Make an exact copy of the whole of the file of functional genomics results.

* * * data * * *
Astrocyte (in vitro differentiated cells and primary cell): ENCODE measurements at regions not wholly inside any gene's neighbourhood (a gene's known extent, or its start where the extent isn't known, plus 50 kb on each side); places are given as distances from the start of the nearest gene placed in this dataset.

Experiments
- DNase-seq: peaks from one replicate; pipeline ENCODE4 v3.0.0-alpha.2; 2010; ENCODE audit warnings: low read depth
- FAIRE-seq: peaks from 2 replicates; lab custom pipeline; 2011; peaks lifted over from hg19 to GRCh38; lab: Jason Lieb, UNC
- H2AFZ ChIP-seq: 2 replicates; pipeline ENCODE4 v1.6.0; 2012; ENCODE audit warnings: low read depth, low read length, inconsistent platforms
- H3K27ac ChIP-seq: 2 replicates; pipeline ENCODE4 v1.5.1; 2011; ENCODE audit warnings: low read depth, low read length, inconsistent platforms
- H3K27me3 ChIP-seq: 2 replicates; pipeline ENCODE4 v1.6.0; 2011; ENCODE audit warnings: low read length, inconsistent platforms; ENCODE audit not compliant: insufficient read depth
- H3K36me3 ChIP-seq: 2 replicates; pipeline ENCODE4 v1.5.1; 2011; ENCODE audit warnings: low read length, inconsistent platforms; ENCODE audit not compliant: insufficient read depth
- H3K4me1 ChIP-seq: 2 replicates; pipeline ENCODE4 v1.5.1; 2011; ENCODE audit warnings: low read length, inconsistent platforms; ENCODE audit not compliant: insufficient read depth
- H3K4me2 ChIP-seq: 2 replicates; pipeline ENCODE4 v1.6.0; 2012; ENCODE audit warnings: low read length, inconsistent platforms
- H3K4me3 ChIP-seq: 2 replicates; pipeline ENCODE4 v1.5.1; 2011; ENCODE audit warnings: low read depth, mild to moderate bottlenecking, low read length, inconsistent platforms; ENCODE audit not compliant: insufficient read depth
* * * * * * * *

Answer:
Astrocyte (in vitro differentiated cells and primary cell): ENCODE measurements at regions not wholly inside any gene's neighbourhood (a gene's known extent, or its start where the extent isn't known, plus 50 kb on each side); places are given as distances from the start of the nearest gene placed in this dataset.

Experiments
- DNase-seq: peaks from one replicate; pipeline ENCODE4 v3.0.0-alpha.2; 2010; ENCODE audit warnings: low read depth
- FAIRE-seq: peaks from 2 replicates; lab custom pipeline; 2011; peaks lifted over from hg19 to GRCh38; lab: Jason Lieb, UNC
- H2AFZ ChIP-seq: 2 replicates; pipeline ENCODE4 v1.6.0; 2012; ENCODE audit warnings: low read depth, low read length, inconsistent platforms
- H3K27ac ChIP-seq: 2 replicates; pipeline ENCODE4 v1.5.1; 2011; ENCODE audit warnings: low read depth, low read length, inconsistent platforms
- H3K27me3 ChIP-seq: 2 replicates; pipeline ENCODE4 v1.6.0; 2011; ENCODE audit warnings: low read length, inconsistent platforms; ENCODE audit not compliant: insufficient read depth
- H3K36me3 ChIP-seq: 2 replicates; pipeline ENCODE4 v1.5.1; 2011; ENCODE audit warnings: low read length, inconsistent platforms; ENCODE audit not compliant: insufficient read depth
- H3K4me1 ChIP-seq: 2 replicates; pipeline ENCODE4 v1.5.1; 2011; ENCODE audit warnings: low read length, inconsistent platforms; ENCODE audit not compliant: insufficient read depth
- H3K4me2 ChIP-seq: 2 replicates; pipeline ENCODE4 v1.6.0; 2012; ENCODE audit warnings: low read length, inconsistent platforms
- H3K4me3 ChIP-seq: 2 replicates; pipeline ENCODE4 v1.5.1; 2011; ENCODE audit warnings: low read depth, mild to moderate bottlenecking, low read length, inconsistent platforms; ENCODE audit not compliant: insufficient read depth